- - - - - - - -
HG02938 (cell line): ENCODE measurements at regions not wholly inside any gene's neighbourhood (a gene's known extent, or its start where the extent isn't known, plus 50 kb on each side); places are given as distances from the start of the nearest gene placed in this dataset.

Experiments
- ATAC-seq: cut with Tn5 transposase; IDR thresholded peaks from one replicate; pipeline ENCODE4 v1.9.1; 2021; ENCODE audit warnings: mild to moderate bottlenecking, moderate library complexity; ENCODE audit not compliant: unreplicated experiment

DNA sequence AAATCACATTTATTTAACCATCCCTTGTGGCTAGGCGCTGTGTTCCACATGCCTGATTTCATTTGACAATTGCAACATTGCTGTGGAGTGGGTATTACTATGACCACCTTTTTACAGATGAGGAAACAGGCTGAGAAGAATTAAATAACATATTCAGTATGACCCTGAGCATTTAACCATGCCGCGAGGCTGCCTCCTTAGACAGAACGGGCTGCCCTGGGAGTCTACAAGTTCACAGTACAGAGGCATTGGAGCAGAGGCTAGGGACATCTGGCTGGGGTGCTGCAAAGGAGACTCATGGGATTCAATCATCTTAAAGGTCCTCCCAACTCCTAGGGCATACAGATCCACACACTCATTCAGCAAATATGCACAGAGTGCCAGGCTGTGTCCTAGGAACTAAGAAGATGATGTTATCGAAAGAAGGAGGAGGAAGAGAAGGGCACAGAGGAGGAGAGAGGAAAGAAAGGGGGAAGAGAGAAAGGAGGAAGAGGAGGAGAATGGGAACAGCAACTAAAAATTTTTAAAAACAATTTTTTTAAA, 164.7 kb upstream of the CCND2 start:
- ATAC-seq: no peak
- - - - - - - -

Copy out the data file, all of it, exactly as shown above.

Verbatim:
HG02938 (cell line): ENCODE measurements at regions not wholly inside any gene's neighbourhood (a gene's known extent, or its start where the extent isn't known, plus 50 kb on each side); places are given as distances from the start of the nearest gene placed in this dataset.

Experiments
- ATAC-seq: cut with Tn5 transposase; IDR thresholded peaks from one replicate; pipeline ENCODE4 v1.9.1; 2021; ENCODE audit warnings: mild to moderate bottlenecking, moderate library complexity; ENCODE audit not compliant: unreplicated experiment

DNA sequence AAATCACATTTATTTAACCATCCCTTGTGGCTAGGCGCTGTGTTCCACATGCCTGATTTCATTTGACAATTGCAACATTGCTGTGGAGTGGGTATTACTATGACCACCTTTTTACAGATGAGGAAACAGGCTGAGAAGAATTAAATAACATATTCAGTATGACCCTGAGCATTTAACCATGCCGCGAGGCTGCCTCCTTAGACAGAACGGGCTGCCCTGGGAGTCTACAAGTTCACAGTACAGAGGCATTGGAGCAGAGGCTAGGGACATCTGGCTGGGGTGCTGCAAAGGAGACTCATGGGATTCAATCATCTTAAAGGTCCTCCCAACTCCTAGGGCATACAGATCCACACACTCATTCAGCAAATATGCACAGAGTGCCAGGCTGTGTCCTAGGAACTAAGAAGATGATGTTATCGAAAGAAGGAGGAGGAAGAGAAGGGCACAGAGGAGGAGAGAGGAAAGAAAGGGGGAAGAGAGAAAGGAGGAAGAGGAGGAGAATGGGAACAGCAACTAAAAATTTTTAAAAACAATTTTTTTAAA, 164.7 kb upstream of the CCND2 start:
- ATAC-seq: no peak